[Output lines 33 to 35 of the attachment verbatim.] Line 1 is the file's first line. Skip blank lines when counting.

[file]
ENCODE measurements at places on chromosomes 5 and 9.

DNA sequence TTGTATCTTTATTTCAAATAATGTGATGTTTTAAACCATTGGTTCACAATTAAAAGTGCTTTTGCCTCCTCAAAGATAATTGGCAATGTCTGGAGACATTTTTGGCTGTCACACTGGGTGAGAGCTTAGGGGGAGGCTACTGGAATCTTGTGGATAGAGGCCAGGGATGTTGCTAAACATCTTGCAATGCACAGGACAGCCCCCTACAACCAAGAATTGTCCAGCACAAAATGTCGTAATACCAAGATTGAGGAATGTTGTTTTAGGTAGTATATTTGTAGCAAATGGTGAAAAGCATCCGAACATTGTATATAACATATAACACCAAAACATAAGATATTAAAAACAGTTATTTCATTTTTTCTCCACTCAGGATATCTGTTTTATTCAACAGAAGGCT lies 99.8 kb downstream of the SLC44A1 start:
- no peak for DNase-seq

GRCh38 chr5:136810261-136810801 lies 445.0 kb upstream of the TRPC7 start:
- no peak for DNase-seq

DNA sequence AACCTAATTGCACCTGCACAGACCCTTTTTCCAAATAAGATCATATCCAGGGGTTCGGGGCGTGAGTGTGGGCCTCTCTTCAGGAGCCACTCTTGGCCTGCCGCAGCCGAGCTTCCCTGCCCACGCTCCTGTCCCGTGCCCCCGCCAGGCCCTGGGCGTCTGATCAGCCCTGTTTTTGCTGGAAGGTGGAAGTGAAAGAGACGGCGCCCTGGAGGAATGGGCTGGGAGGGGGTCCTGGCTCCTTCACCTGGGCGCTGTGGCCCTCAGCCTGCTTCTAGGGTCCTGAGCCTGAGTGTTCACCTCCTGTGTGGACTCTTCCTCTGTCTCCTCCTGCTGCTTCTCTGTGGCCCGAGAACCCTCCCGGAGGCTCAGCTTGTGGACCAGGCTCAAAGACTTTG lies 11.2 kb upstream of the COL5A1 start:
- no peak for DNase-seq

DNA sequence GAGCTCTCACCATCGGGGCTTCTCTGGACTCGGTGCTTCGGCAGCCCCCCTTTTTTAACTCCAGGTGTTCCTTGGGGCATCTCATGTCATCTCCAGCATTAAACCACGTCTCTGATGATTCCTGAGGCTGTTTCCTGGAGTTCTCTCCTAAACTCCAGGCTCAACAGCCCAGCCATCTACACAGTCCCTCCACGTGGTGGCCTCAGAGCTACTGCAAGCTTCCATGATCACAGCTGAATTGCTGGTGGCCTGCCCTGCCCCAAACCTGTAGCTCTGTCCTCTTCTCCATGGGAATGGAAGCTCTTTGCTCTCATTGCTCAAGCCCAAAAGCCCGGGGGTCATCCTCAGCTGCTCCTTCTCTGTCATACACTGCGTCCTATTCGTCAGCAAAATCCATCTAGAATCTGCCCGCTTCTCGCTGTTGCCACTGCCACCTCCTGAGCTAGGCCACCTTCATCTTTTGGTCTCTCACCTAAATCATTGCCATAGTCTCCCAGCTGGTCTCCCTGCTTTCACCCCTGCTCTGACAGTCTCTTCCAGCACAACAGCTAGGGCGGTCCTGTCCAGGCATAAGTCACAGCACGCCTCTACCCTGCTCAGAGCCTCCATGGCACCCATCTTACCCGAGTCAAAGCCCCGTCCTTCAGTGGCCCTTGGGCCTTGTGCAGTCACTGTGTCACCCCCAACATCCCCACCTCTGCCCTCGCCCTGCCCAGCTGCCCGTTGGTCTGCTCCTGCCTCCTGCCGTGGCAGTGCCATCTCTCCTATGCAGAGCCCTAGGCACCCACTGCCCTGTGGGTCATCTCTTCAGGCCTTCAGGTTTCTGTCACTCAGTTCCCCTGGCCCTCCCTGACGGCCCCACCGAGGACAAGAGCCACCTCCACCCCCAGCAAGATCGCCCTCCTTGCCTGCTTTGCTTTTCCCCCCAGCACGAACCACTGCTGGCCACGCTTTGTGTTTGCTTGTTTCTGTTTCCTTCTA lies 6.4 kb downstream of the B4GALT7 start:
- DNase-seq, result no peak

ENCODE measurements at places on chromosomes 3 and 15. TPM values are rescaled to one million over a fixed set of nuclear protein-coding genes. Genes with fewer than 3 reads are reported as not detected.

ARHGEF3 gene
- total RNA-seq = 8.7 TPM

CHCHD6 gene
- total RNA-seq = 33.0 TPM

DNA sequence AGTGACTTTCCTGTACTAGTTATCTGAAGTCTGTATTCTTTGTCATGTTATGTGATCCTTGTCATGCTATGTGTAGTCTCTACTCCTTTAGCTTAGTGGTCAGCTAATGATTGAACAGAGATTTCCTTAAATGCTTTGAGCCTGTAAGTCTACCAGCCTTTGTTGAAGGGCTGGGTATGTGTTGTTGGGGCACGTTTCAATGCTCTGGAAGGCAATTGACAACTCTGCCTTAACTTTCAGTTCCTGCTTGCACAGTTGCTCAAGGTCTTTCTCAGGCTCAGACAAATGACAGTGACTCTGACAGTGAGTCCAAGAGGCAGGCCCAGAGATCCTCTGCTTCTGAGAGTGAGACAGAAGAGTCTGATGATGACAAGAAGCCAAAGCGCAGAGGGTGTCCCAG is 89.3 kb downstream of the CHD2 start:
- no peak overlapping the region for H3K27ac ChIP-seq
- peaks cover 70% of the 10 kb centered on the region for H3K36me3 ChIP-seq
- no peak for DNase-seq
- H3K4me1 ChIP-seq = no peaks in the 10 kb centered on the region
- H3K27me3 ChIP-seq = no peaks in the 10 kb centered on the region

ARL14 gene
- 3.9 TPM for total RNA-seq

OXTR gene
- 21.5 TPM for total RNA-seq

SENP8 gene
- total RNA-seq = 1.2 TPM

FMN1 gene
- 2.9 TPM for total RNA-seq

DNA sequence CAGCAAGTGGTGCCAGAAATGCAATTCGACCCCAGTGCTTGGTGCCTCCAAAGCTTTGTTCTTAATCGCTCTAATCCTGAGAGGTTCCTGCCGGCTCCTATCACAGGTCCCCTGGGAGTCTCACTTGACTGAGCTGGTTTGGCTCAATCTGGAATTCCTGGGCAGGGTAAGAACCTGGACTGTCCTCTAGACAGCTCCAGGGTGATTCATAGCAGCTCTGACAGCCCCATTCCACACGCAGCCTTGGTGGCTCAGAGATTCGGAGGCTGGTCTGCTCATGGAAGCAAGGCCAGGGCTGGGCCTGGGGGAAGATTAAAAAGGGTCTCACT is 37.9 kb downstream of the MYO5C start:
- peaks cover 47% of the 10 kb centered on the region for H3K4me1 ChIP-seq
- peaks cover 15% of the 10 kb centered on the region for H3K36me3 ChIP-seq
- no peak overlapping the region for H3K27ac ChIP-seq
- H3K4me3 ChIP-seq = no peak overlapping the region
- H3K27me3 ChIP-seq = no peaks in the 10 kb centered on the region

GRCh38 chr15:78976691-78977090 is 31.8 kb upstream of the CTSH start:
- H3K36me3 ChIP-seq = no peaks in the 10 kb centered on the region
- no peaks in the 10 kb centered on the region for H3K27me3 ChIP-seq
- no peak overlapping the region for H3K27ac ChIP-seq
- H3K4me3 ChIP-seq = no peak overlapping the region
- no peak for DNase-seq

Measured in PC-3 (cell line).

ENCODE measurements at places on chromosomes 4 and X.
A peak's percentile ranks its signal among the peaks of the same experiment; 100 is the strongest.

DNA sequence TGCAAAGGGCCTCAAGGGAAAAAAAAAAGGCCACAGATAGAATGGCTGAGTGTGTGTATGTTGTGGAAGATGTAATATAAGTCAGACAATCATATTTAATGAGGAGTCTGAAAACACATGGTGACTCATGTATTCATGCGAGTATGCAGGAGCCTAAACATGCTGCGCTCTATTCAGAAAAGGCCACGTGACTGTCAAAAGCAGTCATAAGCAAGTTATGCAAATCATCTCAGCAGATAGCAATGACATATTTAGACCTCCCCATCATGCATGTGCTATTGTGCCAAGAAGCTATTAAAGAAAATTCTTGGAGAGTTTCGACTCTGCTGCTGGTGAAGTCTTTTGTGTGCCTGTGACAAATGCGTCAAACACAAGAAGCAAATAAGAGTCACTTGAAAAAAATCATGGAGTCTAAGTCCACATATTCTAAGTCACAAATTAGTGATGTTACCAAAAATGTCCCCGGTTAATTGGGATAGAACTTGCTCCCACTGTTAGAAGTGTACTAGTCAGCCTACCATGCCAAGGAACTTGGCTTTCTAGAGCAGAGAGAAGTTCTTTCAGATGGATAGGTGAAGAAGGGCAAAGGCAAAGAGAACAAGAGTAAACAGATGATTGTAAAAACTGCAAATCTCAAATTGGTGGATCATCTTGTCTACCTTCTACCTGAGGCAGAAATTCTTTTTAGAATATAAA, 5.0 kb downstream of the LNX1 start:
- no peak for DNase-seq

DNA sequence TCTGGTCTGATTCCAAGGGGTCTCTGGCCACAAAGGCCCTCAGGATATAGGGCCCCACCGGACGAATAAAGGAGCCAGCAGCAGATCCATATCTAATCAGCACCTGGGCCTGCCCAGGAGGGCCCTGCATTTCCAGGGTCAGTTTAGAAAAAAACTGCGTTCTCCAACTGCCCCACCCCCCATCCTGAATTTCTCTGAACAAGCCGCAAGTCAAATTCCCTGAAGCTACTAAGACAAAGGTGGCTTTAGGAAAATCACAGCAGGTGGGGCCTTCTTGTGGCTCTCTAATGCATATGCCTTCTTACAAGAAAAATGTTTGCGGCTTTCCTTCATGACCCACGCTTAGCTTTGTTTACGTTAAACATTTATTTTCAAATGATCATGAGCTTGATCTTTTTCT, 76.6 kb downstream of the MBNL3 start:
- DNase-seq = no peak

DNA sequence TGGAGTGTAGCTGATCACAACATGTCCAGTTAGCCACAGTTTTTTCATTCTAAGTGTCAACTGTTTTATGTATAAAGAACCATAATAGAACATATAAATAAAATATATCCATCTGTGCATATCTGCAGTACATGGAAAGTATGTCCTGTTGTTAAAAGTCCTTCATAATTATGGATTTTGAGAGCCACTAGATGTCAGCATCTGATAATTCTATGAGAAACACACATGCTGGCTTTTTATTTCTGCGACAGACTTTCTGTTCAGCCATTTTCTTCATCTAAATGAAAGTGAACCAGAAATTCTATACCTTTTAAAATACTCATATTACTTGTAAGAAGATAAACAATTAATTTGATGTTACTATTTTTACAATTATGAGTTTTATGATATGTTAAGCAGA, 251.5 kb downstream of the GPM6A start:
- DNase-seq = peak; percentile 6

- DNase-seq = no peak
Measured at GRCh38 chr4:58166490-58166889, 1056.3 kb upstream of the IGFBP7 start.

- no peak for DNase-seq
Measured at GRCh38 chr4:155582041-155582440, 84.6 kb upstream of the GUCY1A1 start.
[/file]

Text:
- H3K4me3 ChIP-seq = no peak overlapping the region
- H3K27me3 ChIP-seq = no peaks in the 10 kb centered on the region

GRCh38 chr15:78976691-78977090 is 31.8 kb upstream of the CTSH start: